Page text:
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In This Issue of JAMA Dermatology
March 2017


JAMA Dermatol. 2017;153(3):247. doi:10.1001/jamadermatol.2016.1665


Atopic dermatitis (AD) is a common inflammatory skin disorder among children. Therapeutic options include topical steroids and topical calcineurin inhibitors (TCIs). Loss of function (LOF) mutations in the FLG gene and genetic variants of the interleukin 7–like cytokine thymic stromal lymphopoietin (TSLP) each demonstrate an association with AD severity and persistence. In this cohort study, Chang et al demonstrate that children with 2 FLG LOF alleles were less likely to experience skin clearance and use steroids, while TSLP rs1898671 homozygotes were less likely to report TCI use. The number of LOF alleles or single-nucleotide polymorphisms were more important than the absolute presence of these variants.



Melanoma arising in chronically photodamaged skin, especially on the head and neck, is often characterized by poorly defined clinical margins and unpredictable occult extension. Excision with standard margins may be inadequate among these patients and is associated with a higher risk of local recurrence. In this cohort study, Moyer et al demonstrate that staged excision with comprehensive permanent section margin control of these melanomas had low local recurrence rates, and patient satisfaction with reconstructive outcomes was high.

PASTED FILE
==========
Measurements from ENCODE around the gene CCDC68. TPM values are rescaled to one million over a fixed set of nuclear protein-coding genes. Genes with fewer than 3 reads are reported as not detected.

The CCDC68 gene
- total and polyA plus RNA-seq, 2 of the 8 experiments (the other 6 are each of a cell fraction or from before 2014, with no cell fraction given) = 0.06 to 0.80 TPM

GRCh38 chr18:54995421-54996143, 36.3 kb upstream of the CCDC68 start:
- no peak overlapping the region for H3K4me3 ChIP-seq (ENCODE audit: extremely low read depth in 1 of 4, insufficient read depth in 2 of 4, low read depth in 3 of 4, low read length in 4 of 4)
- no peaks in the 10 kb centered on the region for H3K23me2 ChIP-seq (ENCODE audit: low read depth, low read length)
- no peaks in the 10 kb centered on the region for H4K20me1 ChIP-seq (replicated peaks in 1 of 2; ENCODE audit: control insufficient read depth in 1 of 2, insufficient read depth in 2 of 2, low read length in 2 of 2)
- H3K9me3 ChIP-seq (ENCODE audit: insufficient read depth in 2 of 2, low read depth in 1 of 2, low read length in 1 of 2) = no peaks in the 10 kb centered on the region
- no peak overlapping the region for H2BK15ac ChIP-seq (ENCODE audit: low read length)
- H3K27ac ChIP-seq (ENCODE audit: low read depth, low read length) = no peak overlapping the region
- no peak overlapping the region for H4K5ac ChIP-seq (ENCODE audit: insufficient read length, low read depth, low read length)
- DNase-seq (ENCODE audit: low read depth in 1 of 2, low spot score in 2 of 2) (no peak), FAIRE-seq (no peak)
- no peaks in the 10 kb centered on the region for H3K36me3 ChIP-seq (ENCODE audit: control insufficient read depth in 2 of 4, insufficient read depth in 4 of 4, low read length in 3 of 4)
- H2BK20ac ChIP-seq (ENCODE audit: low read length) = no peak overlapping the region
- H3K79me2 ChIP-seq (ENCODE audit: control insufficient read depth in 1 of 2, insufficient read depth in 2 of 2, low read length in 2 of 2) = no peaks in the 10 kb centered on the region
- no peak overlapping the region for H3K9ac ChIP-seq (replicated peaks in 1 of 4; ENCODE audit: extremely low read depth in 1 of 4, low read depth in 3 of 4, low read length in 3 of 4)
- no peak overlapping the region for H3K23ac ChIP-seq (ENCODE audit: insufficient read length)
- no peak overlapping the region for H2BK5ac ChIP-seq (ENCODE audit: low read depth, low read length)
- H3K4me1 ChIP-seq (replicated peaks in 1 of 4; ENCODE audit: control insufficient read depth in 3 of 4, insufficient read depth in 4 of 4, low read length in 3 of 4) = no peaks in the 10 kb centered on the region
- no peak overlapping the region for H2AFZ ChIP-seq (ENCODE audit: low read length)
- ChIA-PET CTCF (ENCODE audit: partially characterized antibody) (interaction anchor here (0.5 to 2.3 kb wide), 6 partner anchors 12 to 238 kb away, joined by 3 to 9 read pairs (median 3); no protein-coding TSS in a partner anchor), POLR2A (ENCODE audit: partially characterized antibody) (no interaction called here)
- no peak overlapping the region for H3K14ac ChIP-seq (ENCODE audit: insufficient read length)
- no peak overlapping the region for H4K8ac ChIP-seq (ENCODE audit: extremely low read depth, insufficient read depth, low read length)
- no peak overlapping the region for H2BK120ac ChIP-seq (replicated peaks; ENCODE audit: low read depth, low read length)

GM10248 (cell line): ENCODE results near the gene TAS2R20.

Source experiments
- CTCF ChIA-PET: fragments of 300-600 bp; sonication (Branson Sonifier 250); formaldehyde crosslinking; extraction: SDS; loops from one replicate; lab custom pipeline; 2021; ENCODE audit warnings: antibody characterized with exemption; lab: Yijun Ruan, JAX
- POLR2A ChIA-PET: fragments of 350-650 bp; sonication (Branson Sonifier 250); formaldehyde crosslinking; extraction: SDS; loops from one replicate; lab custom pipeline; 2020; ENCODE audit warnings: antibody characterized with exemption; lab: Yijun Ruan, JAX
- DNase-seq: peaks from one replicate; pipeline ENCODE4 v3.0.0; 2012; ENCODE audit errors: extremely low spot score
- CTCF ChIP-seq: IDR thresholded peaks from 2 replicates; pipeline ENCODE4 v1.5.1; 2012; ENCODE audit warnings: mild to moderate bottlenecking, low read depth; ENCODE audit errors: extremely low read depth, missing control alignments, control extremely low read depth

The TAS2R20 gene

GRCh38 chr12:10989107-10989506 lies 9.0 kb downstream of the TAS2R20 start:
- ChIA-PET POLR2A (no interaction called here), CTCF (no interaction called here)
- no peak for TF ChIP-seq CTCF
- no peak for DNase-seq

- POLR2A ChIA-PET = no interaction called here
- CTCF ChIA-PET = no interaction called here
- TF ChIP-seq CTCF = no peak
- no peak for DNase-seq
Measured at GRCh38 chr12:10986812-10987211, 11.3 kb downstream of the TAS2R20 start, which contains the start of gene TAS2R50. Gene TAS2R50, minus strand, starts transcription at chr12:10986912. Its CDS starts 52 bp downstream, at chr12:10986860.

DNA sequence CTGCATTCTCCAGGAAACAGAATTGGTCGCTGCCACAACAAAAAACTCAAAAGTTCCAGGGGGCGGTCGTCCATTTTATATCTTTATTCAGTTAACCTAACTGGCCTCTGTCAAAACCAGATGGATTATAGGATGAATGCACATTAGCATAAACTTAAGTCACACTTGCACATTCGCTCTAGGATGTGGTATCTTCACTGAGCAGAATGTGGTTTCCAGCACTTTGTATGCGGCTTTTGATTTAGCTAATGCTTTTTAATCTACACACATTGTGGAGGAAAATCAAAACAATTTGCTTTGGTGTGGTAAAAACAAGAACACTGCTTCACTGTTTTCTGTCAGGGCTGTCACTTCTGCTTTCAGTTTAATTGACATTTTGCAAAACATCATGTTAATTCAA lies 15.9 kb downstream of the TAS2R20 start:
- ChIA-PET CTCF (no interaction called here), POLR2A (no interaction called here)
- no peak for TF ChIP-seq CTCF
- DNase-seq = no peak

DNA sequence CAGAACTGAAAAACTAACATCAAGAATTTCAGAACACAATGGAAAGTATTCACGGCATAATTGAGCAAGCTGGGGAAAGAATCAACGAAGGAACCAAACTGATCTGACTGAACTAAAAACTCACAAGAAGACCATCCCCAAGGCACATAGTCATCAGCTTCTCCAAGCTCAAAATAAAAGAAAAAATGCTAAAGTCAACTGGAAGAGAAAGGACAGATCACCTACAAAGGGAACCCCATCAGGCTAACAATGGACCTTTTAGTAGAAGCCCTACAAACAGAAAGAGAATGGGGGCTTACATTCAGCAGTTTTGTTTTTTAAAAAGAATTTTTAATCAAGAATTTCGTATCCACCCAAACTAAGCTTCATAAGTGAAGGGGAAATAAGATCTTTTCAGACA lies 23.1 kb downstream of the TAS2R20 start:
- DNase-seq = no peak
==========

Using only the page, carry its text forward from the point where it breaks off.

Squamous cell carcinoma (SCC) is potentially metastatic and life threatening. Surgical excision remains the standard treatment, but microinvasive SCC is limited to the papillary dermis and may be differentiated from invasive SCC. Photodynamic therapy (PDT) with methyl aminolevulinate (MAL) is an innovative treatment that has been approved for actinic keratosis, basal cell carcinoma, and Bowen disease. In this randomized clinical trial, Choi et al demonstrate that priming the treatment site with ablative fractional resurfacing prior to MAL-PDT was more efficacious than conventional MAL-PDT for microinvasive SCC.

The number of solid organ transplants performed in the United States is increasing, but the lifelong immunosuppression required to preserve graft function places organ transplant recipients (OTRs) at risk for skin cancer. Although this increased risk has been previously reported, incidence data across a wide transplant population are lacking. In this population-based cohort study, Garrett et al demonstrate that the incidence rate for posttransplant skin cancer overall was 1437 per 100 000 person-years. Elevated risk was imparted by increasing age, white race, male sex, and thoracic organ transplantation.

Seeking shade is widely practiced to avoid direct sun exposure. People often assume that their skin is fully protected as long as they are under the shade of an umbrella. Beach umbrellas may have high UV protection factor ratings but do not protect skin from UV rays with angles of approach diffused by atmospheric particles or reflected from the ground. In this randomized clinical trial, Ou-Yang et al demonstrate that umbrella shade alone may not provide sufficient sun protection during extended exposure to UV rays. Neither umbrella nor SPF 100 sunscreen alone completely prevented sunburn, highlighting the importance of combining sunscreen practices to optimize UV protection.